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I need to retrieve the operating system name such as "Windows 2003" and then OS Version, which would be "Server Standard Edition".

I have this script

Set colItems = objWMISrvc.ExecQuery("SELECT * FROM Win32_OperatingSystem"
For Each objOperatingSystem in colItems
   strOSName = objOperatingSystem.Caption
Next

This makes strOSName as "Windows 2003 Server Standard Edition" or on the system I am developing in "Microsoft Windows 7 Professional".

Is there a way for me to break these two aspects apart? If that makes sense...

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1 Answer 1

up vote 2 down vote accepted

As marketing has a say in versioning, I doubt that you can find a generally applicable strategy for all windows versions. For the examples given, I'd start with a RegExp:

Option Explicit

Function qq(s) : qq = """" & s & """" : End Function

Dim aVers : aVers = Array( _
    "Windows 2003 Server Standard Edition" _
  , "Microsoft Windows 7 Professional" _
)
Dim reVers : Set reVers = New RegExp
reVers.Pattern = "^(\D+\d+) (.*)$"
Dim sVers
For Each sVers In aVers
    Dim oMTS : Set oMTS = reVers.Execute(sVers)
    WScript.Echo Join(Array( _
       qq(sVers), qq(oMTS(0).SubMatches(0)), qq(oMTS(0).SubMatches(1)) _
    ), vbCrLf)
Next

output:

"Windows 2003 Server Standard Edition"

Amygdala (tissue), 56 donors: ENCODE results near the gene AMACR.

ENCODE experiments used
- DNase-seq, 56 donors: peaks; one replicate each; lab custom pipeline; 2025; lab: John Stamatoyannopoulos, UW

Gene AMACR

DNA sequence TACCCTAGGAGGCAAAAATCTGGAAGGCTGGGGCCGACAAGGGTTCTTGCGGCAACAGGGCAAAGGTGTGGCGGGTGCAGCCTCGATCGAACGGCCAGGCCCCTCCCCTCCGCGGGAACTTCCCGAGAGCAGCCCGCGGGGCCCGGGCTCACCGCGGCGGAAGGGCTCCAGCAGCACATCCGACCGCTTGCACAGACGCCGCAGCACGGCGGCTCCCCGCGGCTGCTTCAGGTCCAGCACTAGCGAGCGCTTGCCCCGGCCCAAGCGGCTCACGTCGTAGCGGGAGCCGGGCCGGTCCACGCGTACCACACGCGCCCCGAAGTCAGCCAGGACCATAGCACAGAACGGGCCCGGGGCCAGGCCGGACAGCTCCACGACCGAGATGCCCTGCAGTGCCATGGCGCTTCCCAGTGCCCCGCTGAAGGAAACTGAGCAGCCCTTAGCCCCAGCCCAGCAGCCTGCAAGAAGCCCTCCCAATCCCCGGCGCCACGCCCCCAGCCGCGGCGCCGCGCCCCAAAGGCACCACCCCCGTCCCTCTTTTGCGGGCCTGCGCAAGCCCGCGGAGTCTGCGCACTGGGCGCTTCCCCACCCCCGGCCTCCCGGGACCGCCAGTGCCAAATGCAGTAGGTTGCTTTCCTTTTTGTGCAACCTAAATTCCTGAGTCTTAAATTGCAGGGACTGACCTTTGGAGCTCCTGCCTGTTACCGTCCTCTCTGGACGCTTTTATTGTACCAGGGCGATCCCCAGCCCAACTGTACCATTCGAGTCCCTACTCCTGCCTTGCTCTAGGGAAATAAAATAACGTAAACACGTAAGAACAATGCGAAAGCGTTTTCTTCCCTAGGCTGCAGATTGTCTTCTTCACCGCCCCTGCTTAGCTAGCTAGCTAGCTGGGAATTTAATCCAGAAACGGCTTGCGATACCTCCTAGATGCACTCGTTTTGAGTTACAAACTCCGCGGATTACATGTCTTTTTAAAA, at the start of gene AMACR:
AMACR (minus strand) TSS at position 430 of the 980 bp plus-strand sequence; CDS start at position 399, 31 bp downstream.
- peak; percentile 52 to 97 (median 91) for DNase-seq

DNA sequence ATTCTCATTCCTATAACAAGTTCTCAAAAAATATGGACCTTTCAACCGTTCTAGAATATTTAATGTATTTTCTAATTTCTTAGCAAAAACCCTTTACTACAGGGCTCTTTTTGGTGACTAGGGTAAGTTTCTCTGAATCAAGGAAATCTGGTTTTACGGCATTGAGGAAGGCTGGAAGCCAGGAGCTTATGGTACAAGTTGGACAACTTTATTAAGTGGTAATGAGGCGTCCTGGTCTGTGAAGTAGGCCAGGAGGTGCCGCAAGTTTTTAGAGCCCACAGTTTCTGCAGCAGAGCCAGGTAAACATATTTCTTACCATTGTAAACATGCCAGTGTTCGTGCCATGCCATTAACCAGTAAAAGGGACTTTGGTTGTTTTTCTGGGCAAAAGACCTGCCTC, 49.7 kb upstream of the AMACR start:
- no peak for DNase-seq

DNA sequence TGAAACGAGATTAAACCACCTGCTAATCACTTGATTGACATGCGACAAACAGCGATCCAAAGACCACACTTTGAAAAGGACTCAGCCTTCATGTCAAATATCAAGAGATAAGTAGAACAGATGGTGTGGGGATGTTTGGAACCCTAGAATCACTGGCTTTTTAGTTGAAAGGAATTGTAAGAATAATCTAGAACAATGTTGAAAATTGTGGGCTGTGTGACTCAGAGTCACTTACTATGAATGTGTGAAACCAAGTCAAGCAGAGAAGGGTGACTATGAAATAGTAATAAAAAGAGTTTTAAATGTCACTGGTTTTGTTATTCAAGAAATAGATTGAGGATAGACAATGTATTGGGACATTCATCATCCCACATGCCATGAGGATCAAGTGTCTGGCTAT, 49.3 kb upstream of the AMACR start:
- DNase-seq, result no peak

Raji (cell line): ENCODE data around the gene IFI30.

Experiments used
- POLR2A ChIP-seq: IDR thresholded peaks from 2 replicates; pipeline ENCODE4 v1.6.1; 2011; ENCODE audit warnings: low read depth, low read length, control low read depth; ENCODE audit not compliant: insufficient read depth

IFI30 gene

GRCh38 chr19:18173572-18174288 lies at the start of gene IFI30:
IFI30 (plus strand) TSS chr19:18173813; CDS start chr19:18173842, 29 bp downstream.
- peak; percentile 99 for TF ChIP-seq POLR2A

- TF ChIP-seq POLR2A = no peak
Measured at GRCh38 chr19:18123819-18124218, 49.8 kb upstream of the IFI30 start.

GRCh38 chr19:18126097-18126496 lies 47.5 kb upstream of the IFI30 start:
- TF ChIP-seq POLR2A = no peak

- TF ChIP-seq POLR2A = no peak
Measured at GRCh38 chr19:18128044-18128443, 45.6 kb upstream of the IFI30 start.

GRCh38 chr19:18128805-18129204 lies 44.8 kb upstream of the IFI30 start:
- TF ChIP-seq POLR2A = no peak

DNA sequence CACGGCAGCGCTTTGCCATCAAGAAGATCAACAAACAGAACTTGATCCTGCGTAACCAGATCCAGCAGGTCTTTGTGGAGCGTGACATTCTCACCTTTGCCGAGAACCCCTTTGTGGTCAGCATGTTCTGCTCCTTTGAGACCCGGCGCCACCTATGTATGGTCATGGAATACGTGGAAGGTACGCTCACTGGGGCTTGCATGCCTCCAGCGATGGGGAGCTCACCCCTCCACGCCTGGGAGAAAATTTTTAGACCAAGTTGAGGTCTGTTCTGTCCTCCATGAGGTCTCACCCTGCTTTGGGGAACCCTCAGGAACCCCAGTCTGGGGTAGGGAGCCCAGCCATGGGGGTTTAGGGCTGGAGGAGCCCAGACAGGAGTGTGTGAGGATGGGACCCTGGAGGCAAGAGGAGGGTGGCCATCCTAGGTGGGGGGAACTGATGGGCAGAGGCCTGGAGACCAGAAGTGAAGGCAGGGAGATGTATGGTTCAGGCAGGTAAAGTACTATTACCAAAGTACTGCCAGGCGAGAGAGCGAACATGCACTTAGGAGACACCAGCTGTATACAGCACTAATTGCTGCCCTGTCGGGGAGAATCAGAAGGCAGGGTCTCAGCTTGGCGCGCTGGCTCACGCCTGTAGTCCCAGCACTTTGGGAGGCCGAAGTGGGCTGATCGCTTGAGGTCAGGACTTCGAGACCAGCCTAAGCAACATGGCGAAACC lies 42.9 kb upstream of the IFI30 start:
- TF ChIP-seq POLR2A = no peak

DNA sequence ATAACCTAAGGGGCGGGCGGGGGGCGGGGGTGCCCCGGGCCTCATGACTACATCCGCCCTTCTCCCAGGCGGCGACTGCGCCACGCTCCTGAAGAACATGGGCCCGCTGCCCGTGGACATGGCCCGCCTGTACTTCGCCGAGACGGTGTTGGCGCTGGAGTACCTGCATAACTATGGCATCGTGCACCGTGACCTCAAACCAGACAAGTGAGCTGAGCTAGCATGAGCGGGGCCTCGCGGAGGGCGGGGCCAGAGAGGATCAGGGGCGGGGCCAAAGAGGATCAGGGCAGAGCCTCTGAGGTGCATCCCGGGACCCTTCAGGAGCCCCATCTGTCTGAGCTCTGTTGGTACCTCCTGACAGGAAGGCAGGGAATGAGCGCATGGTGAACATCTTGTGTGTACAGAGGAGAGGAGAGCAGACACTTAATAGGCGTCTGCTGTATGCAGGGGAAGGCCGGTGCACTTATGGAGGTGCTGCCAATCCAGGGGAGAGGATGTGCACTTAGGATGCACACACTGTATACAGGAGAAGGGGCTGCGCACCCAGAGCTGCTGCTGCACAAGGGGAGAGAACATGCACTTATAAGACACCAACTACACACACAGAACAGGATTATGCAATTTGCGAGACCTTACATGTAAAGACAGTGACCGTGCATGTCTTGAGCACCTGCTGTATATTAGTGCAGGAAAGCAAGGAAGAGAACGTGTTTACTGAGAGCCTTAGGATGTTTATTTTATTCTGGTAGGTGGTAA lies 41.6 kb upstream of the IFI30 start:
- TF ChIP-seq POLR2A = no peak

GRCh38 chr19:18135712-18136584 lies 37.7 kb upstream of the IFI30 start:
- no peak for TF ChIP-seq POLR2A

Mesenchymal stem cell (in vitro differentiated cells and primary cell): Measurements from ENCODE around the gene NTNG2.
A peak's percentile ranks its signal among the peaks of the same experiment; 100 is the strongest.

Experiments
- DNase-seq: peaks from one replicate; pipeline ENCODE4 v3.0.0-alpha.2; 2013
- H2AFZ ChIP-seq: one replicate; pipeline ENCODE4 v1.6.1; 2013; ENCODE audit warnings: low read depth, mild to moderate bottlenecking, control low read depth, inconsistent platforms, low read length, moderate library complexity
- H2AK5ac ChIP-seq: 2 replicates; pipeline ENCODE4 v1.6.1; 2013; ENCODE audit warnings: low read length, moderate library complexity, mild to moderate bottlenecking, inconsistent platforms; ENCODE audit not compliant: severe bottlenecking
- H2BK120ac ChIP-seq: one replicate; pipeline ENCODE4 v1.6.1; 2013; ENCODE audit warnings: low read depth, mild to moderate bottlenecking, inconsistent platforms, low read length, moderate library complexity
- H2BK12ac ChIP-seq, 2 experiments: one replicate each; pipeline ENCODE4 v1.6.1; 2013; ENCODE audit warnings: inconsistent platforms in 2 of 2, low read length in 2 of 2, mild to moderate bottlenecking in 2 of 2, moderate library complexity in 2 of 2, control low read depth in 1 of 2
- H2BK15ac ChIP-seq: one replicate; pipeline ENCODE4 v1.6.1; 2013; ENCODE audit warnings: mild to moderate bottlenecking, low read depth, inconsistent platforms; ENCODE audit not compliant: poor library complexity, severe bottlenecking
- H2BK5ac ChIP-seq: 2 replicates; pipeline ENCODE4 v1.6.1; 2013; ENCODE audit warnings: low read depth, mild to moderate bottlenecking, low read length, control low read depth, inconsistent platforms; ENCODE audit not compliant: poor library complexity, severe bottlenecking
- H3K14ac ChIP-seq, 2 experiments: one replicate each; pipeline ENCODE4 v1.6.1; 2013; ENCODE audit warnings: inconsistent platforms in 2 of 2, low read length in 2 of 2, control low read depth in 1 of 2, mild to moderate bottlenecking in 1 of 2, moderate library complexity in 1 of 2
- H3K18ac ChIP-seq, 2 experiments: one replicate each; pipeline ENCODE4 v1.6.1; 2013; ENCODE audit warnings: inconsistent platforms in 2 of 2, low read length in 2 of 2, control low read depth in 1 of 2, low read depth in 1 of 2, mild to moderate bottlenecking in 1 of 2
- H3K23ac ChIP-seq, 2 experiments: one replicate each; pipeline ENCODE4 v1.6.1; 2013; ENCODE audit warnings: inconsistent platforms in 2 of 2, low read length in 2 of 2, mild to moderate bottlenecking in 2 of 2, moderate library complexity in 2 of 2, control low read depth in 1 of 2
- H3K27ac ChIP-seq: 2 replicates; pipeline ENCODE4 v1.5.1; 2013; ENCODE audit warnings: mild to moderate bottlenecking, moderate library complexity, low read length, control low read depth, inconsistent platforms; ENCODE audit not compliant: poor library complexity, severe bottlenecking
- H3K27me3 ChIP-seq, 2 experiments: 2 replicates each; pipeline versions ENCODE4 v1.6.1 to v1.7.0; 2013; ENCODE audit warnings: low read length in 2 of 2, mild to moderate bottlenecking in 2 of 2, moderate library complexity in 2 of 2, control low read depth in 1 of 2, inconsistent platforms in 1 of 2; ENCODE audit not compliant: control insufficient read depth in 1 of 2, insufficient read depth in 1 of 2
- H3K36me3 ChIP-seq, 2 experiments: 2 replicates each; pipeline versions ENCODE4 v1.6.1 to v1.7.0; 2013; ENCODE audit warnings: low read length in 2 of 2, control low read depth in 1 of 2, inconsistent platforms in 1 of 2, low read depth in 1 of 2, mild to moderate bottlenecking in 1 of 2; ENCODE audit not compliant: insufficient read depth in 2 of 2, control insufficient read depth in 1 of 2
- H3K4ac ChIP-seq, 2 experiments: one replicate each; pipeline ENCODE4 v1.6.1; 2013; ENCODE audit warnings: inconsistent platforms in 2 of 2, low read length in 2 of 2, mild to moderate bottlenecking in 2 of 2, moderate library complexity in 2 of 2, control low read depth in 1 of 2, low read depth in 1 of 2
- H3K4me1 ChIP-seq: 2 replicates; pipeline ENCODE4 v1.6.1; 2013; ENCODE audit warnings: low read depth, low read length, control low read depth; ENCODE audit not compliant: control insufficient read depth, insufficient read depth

"Windows 2003"
"Server Standard Edition"
"Microsoft Windows 7 Professional"
"Microsoft Windows 7"
"Professional"

To cope with e.g. "Microsoft Windows XP [Version 5.1.2600]" you'll have to tinker with the pattern (but customizing a RegExp pattern scales better than modifying a function containing lots of InStr() and Mid() calls).

ADDED /cf. comment)

The pattern "^(\D+\d+) (.*)$" looks for:

  1. ^ start of string
  2. ( begin first capture/group
  3. \D+ sequence (1 or more) non-digits
  4. \d+ sequence of digitis
  5. ) end first capture/group
  6. <-- look! a blank!
  7. ( begin second capture/group
  8. .* (possibly empty) sequence of characters except vbLf
  9. ) end second capture/group
  10. $ end of string
share|improve this answer
    
That worked great. I know a bit of regexp, but I don't see what your pattern is doing. I mean, its working and this is great but I'm just curious. –  envinyater Nov 1 '12 at 14:47
    
I have a batch file that does this. I would suggest looking at powershell for the best way. –  Jeff Nov 1 '12 at 15:58

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